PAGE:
Building Integrated PV needs better regulation
Sebastian Lange, Chairman of BIPV Alliance.
Plusenergy building in downtown Frankfurt/Main (Germany).
Opus Architekten E. Sönnecken
A childcare house with BIPV in Marburg/Germany.
“Building-integrated photovoltaic (BIPV) is not without reason considered the most beautiful way to generate electricity. The photovoltaic system merges with the building skin and becomes an integral part of the building. It can either be a consciously inserted design element of the building. However, it is also possible to integrated PV modules in such a way that they can no longer be recognized as such at a glance. When it comes to design, there are hardly any limits today”, Lange says.
“The potentials are therefore tremendous. If it is possible to tap these potentials, BIPV can make a significant contribution to environmentally friendly power generation on buildings. The European Commission has already become aware of the benefits of BIPV. The legislative package „Clean Energy for all“, which is currently under discussion, contains some positive changes in the legal framework. Nevertheless, there are still some legal barriers that hinder the use of BIPV. To promote BIPV in practice, these obstacels should be removed as soon as possible, too”, he stresses.
Legal framework of BIPV
“There is no uniform european legal framework for the use of building-integrated photovoltaic. That is because BIPV is, by definition, based on the intersection of different subject matters. It is at the same time subject of the law of renewable energies, of the law of energetic requirements and of the law of safety requirements of construction products. In European law renewable energies are regulated by the Renewable-Energy-Ressources-Directive (RED). Energetic requirements are subject in the Energy Performance of Buildings Directive (EPBD) and in the Energy Efficiency Directive (EED). The framework for the safety requirements of construction products is set by the Construction-Products-Regulation (CPR).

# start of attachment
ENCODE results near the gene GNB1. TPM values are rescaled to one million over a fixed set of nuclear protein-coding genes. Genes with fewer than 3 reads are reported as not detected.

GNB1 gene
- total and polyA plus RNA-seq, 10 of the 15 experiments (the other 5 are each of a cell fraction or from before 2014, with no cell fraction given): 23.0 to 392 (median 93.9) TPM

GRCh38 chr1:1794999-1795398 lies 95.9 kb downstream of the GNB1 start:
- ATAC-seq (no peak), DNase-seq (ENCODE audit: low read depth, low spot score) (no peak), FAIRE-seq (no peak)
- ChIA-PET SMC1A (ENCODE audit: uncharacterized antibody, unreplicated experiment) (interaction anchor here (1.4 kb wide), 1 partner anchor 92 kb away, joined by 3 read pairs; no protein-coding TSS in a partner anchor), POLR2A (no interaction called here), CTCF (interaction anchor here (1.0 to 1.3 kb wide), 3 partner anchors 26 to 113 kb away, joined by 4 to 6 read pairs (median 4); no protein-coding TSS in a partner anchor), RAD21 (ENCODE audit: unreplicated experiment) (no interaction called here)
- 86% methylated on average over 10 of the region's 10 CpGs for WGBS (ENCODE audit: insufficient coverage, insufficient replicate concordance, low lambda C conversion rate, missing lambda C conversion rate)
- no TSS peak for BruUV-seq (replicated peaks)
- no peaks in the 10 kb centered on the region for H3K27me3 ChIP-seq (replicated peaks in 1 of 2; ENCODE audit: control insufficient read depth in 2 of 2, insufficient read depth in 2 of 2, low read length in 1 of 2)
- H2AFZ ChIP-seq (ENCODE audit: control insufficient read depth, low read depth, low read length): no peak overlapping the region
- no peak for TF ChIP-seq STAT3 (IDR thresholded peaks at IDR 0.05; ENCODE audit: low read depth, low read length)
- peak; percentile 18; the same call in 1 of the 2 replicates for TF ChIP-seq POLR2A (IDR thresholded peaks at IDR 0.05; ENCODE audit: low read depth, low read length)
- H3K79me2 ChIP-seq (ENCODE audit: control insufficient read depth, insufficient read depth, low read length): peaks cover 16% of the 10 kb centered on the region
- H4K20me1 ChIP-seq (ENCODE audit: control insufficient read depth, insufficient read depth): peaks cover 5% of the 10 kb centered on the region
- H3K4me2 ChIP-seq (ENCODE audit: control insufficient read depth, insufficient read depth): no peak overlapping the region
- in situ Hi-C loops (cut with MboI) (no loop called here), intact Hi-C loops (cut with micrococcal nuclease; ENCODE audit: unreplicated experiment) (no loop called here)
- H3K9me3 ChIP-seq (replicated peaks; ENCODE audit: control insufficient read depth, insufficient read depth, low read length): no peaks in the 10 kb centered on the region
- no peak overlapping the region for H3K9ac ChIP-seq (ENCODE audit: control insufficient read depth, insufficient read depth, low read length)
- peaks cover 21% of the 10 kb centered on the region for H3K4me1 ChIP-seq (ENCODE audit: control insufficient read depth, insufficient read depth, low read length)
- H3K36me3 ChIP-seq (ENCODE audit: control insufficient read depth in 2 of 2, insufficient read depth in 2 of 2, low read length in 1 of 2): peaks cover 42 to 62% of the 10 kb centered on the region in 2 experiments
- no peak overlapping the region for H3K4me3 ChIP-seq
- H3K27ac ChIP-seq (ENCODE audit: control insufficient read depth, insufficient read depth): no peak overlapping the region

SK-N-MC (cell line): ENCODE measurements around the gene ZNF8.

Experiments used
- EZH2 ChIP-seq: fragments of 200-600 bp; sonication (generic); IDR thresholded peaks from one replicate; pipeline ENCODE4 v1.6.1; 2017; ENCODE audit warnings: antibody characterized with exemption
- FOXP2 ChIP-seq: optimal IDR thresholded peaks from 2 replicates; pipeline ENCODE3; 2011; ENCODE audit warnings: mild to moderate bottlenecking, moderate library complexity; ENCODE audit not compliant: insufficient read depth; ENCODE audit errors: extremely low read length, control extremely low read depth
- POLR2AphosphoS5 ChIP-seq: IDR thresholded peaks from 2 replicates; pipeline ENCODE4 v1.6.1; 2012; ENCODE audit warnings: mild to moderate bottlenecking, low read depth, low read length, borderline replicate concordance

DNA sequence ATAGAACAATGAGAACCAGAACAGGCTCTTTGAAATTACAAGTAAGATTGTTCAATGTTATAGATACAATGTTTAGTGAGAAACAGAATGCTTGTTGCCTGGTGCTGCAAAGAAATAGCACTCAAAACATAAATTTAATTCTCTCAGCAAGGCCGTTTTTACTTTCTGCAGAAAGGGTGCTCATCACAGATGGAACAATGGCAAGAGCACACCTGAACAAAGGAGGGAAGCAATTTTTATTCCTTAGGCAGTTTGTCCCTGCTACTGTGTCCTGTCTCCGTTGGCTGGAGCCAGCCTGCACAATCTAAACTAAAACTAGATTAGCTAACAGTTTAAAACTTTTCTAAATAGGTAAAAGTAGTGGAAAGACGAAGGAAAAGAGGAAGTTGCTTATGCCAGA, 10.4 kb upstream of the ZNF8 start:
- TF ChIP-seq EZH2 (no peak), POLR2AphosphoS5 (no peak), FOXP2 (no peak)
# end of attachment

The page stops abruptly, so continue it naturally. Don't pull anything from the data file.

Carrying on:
Funding and promotion of renewable energies
Political demands for a higher financial support of certain generating technologies are not in vogue these days. On the contrary, renewable energies will more and more have to be profitable without any funding. This is already the case, when it comes to the use of photovoltaic for self-consumption”, Lange says. “Therefore, it is even more important to create optimal conditions for self-consumption of solar electricity. Any improvements in these conditions more or less benefit the building integrated photovoltaics. Anyone who generates clean electricity with his building should be able to use it without any legal or tax barriers. It should also be possible to offer this electricity to the users of the same building. And for the same reason, it should not make any difference whether the building is used for residential or commercial purposes. A privileged treatment of the use of decentralized generated electricity only for residential property, as it is currently planned, for example, in the act for „tenant electricity“ in Germany, is therefore a missed chance for promoting BIPV”, Lange stresses.
Energetic requirements for buildings
“With regards to the energy performance it is not solely the mandatory quotas for the use of renewable energy, but also the question of credibility of certain types of energy which matter. The proposed changes in the EED will in principle improve the credibility of self-consumption from self-produced PV electricity. And also the proposed changes in the EPBD provide improvements in the credibility of PV electricity. However, the credibility of the replacement measures should ideally be aligned consistently with regard to the CO2 emissions, which is not yet the case. In ecological terms, PV electricity is not at the same level with fossil fuels. Above that, the efficiency requirements are also subject to economic efficiency. However, there are still no common standards for the calculation of the profitability of BIPV installations. For example, what is the service life of a PV façade? Uniform provisions for such a cost-effectiveness calculation would be a real help for promoting BIPV”, the Chairman of the BIPV Alliance says.
Safety requirements for construction products
“In practice, the uncertainties with regard to building regulations are a major obstacle. Actually, the European Construction Products Regulation is intended to create the conditions for the free movement and use of construction products within the European Union. However, for certain BIPV products, there is still a lack of harmonized standards or European valuation documents that specify the requirements of the building regulations. The consequence is that CE marking of these construction products is not yet possible. Such harmonized rules across Europe could significantly facilitate the use of BIPV products. Also, uniform specifications in the construction regulations, who is responsible for the products used (the manufacturer or the building owner), would be an improvement”, Lange says. (HCN)
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